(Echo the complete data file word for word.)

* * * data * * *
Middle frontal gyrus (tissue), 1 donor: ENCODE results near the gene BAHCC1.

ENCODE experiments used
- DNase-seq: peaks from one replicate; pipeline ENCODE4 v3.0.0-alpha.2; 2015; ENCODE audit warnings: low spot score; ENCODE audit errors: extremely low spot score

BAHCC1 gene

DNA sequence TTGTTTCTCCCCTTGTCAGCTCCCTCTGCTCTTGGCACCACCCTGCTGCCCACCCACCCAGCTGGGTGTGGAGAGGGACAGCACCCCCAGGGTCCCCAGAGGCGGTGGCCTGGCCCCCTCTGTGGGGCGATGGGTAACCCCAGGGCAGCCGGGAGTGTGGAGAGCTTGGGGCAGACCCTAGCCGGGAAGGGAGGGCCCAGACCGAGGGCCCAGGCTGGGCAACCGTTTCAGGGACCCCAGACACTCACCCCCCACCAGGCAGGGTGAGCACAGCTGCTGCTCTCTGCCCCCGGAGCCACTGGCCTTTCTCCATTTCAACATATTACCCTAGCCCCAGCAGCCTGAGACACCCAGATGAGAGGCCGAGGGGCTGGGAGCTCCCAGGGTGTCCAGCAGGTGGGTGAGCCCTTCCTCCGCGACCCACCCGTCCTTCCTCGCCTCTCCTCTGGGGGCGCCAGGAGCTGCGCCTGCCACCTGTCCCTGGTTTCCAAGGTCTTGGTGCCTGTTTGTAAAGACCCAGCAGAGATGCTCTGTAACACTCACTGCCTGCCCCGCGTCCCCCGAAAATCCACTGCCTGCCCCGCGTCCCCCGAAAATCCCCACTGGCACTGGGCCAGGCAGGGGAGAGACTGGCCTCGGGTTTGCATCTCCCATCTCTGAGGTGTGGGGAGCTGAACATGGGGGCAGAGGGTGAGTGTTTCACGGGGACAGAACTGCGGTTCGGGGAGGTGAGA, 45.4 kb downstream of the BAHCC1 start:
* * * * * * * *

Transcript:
Middle frontal gyrus (tissue), 1 donor: ENCODE results near the gene BAHCC1.

ENCODE experiments used
- DNase-seq: peaks from one replicate; pipeline ENCODE4 v3.0.0-alpha.2; 2015; ENCODE audit warnings: low spot score; ENCODE audit errors: extremely low spot score

BAHCC1 gene

DNA sequence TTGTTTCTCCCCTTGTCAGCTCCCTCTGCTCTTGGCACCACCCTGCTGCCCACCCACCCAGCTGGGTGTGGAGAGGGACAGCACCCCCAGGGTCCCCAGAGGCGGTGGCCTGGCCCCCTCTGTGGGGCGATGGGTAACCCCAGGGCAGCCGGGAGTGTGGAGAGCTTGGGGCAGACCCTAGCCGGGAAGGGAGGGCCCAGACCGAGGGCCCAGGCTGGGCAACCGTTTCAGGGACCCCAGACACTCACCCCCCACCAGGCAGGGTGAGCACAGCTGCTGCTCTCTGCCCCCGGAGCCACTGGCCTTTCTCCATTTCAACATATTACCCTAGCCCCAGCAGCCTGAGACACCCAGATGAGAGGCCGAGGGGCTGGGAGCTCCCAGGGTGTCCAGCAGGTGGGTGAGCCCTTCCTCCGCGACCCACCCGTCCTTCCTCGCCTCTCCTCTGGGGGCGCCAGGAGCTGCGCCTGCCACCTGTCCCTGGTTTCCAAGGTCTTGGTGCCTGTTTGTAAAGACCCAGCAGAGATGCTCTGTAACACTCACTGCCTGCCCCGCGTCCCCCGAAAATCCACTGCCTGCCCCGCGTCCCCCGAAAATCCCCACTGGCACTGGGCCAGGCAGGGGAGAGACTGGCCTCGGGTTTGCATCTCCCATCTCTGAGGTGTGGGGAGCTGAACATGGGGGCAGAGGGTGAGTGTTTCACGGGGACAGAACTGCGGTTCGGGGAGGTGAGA, 45.4 kb downstream of the BAHCC1 start: